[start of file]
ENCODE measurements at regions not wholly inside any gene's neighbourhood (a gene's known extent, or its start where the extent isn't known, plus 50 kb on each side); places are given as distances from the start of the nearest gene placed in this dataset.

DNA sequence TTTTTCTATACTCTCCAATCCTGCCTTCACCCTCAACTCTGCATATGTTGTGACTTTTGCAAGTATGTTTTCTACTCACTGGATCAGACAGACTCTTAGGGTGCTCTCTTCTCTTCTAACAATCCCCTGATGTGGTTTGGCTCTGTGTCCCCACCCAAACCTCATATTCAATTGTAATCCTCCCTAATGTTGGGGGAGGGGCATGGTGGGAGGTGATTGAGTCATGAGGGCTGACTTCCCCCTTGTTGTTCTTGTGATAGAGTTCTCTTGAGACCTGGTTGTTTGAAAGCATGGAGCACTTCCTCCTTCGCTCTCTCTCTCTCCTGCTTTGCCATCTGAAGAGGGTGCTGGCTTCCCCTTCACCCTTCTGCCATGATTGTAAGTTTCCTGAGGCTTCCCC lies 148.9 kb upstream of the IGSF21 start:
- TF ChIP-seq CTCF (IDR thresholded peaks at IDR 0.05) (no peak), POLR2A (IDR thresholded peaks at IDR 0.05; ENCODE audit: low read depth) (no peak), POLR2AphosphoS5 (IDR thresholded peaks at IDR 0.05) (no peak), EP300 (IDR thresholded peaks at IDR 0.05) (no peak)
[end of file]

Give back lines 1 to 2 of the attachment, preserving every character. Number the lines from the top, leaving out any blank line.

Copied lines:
ENCODE measurements at regions not wholly inside any gene's neighbourhood (a gene's known extent, or its start where the extent isn't known, plus 50 kb on each side); places are given as distances from the start of the nearest gene placed in this dataset.

DNA sequence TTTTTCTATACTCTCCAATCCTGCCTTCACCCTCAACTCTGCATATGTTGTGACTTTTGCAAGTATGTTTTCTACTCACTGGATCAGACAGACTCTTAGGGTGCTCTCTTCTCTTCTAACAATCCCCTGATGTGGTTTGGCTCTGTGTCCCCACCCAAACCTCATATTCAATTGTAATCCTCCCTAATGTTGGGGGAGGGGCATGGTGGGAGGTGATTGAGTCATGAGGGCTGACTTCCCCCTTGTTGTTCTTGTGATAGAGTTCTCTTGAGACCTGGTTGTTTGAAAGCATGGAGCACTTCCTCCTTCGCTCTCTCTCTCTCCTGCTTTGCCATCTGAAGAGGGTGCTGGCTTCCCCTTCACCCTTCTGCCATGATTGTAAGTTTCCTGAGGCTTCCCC lies 148.9 kb upstream of the IGSF21 start: